1Air Quality Research Division, Environment Canada, 4905 Dufferin Street, Downsview, ON M3H 5T4, Canada
2Department of Geography and Program in Planning, University of Toronto, 100 St. George Street, Toronto, ON M5S 3G3, Canada
3Department of Earth and Space Science and Engineering, York University, Toronto, ON M3J 1P3, Canada
4Harvard-Smithsonian Center for Astrophysics, Cambridge, MA 21250, USA
*now at: Space Sciences Laboratory, University of California, Berkeley, CA, 94720, USA
**now at: GESTAR, Universities Space Research Association, Greenbelt, MD 20771, USA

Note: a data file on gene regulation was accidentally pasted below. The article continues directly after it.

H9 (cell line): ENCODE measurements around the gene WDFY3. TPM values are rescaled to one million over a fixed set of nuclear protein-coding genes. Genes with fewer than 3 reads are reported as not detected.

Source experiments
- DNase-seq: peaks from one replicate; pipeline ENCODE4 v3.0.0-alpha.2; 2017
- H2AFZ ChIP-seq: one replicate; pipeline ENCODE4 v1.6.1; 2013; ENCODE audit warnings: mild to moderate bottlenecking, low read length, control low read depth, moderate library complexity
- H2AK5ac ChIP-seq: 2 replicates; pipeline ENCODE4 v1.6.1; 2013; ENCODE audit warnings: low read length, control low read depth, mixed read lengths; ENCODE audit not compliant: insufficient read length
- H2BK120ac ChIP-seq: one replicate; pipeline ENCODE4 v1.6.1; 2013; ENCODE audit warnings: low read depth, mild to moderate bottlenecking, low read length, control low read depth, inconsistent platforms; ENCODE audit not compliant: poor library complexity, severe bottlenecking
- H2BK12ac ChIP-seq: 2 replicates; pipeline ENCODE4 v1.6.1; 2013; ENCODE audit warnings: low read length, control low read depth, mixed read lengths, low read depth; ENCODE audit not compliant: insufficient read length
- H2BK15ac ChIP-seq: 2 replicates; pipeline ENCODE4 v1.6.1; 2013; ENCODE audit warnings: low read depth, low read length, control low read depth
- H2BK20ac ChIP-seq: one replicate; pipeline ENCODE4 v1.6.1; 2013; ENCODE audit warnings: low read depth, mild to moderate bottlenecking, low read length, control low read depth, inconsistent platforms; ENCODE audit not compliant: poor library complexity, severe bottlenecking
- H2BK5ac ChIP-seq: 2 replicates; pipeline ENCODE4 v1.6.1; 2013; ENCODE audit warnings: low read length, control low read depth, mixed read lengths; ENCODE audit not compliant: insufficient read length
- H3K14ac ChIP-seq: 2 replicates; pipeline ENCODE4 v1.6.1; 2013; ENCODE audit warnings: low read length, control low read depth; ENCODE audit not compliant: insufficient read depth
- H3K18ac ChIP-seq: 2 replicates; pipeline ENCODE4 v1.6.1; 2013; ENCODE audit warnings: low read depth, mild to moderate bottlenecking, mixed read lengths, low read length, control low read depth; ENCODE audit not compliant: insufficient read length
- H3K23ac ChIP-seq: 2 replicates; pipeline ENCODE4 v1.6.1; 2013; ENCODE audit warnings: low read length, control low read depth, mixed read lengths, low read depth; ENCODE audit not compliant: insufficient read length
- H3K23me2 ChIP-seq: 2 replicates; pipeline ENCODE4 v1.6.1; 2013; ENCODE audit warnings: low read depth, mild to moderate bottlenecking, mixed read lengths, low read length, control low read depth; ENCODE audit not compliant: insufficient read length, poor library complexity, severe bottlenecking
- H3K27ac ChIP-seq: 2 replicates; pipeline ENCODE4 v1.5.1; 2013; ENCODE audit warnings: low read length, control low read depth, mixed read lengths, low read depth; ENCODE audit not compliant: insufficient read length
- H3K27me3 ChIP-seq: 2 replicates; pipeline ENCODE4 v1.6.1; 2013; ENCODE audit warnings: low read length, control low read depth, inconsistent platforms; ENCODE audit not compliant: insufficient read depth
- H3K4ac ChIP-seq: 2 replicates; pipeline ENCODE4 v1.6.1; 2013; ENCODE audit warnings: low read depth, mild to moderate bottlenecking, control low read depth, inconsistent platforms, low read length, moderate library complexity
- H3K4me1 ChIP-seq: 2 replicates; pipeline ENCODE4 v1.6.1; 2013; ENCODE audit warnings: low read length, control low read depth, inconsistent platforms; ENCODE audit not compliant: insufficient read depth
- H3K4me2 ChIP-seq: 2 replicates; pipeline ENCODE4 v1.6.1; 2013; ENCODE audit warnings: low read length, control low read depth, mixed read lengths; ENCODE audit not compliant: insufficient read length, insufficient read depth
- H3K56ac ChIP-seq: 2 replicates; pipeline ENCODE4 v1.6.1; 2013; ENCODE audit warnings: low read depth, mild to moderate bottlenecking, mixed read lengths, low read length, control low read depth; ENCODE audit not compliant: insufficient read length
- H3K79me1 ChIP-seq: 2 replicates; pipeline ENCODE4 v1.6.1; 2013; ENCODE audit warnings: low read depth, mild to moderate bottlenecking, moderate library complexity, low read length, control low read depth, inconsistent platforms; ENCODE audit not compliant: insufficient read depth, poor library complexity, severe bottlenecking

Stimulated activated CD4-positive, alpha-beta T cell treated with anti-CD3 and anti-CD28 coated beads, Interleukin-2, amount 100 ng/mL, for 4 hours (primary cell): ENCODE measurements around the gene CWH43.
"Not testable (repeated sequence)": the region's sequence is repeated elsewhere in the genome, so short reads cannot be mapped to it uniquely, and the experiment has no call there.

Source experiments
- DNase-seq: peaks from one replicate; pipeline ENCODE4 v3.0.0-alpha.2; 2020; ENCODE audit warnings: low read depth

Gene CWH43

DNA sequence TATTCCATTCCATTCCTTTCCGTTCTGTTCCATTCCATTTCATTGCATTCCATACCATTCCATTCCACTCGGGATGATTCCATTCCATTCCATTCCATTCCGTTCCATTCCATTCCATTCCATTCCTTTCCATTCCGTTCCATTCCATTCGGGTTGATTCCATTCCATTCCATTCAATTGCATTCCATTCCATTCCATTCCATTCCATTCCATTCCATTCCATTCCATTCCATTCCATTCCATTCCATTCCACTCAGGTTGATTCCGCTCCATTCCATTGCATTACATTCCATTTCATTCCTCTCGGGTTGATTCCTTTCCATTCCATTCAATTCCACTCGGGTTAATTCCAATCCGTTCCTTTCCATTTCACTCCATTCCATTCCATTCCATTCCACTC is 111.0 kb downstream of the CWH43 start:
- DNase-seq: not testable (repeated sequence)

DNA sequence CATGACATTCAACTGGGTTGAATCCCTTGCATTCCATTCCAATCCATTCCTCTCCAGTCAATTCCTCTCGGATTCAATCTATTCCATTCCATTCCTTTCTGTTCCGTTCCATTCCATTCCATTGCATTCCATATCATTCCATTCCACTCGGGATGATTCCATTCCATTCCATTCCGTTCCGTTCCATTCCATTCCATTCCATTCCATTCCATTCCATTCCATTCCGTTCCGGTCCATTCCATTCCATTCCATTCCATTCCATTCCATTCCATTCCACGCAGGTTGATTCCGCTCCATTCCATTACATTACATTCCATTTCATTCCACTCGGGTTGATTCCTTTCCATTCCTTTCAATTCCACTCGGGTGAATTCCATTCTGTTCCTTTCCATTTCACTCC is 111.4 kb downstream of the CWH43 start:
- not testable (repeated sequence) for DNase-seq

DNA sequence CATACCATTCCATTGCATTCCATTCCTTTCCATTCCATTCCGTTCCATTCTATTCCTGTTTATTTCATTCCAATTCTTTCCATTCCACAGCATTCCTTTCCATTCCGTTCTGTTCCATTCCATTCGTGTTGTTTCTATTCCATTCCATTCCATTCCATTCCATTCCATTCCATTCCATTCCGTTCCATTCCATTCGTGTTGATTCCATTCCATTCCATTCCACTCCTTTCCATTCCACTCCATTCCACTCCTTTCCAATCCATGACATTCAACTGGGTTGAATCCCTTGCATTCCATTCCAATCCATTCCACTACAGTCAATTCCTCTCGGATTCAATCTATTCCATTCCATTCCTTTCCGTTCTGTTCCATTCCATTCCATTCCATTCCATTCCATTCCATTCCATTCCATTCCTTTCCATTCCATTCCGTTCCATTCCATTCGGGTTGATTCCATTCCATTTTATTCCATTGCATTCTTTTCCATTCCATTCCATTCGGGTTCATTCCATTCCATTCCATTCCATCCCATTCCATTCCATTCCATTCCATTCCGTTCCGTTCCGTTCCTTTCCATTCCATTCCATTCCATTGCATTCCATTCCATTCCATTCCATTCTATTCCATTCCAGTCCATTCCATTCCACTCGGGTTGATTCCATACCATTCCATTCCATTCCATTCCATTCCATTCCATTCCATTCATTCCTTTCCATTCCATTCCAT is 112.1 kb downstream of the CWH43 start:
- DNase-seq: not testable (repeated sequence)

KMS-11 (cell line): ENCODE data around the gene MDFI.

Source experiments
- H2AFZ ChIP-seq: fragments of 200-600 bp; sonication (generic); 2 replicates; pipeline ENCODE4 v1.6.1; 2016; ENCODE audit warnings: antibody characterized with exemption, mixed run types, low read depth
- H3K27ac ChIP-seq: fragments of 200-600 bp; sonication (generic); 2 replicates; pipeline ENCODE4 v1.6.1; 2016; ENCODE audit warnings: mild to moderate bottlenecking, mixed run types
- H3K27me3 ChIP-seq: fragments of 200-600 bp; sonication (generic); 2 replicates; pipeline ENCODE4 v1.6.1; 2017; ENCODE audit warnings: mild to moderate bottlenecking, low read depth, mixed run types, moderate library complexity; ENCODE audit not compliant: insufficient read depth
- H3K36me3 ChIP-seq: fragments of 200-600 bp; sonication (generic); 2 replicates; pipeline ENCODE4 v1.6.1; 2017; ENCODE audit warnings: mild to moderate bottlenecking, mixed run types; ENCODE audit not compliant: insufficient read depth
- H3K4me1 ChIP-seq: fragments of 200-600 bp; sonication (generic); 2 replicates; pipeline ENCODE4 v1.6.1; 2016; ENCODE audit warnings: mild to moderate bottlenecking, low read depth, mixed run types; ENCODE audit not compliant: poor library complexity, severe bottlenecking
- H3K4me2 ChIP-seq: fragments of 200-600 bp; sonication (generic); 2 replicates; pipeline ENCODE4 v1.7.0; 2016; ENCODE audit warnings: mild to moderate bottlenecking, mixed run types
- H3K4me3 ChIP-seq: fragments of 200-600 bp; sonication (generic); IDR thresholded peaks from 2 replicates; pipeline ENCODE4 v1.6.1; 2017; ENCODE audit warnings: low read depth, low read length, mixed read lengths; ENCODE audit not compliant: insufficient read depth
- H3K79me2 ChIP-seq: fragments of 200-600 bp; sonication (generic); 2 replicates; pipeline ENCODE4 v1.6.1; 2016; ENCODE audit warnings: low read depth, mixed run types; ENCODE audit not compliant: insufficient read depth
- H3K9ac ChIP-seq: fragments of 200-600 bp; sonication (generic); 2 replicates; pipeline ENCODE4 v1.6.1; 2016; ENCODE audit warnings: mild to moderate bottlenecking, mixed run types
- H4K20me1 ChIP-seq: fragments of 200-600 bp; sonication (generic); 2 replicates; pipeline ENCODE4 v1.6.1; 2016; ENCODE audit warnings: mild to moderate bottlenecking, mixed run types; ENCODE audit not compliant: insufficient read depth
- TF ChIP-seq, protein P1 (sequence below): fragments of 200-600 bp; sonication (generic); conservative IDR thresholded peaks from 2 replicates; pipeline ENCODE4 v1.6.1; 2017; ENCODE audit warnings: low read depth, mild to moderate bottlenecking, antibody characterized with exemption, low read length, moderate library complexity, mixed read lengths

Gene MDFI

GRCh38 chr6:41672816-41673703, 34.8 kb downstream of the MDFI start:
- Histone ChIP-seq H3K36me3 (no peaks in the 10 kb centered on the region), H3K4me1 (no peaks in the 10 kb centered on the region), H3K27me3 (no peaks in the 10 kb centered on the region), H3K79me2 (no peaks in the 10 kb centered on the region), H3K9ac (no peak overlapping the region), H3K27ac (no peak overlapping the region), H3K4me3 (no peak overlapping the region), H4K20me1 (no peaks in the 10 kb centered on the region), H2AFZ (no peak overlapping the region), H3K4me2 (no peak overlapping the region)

Abstract. A global three-dimensional (i.e. latitude, longitude, altitude) climatology of tropospheric ozone is derived from the ozone sounding record by trajectory mapping. Approximately 52 000 ozonesonde profiles from more than 100 stations worldwide since 1965 are used. The small number of stations results in a sparse geographical distribution. Here, forward and backward trajectory calculations are performed for each sounding to map ozone measurements to a number of other locations, and so to fill in the spatial domain. This is possible because the lifetime of ozone in the troposphere is of the order of weeks. This physically based interpolation method offers obvious advantages over typical statistical interpolation methods. The trajectory-mapped ozone values show reasonable agreement, where they overlap, to the actual soundings, and the patterns produced separately by forward and backward trajectory calculations are similar. Major regional features of the tropospheric ozone distribution are clearly evident in the global maps. An interpolation algorithm based on spherical functions is further used for smoothing and to fill in remaining data gaps. The resulting three-dimensional global tropospheric ozone climatology facilitates visualization and comparison of different years, decades, and seasons, and offers some intriguing insights into the global variation of tropospheric ozone. It will be useful for climate and air quality model initialization and validation, and as an a priori climatology for satellite data retrievals. Further division of the climatology into decadal and annual averages can provide a global view of tropospheric ozone changes, although uncertainties with regard to the performance of older sonde types, as well as more recent variations in operating procedures, need to be taken into account.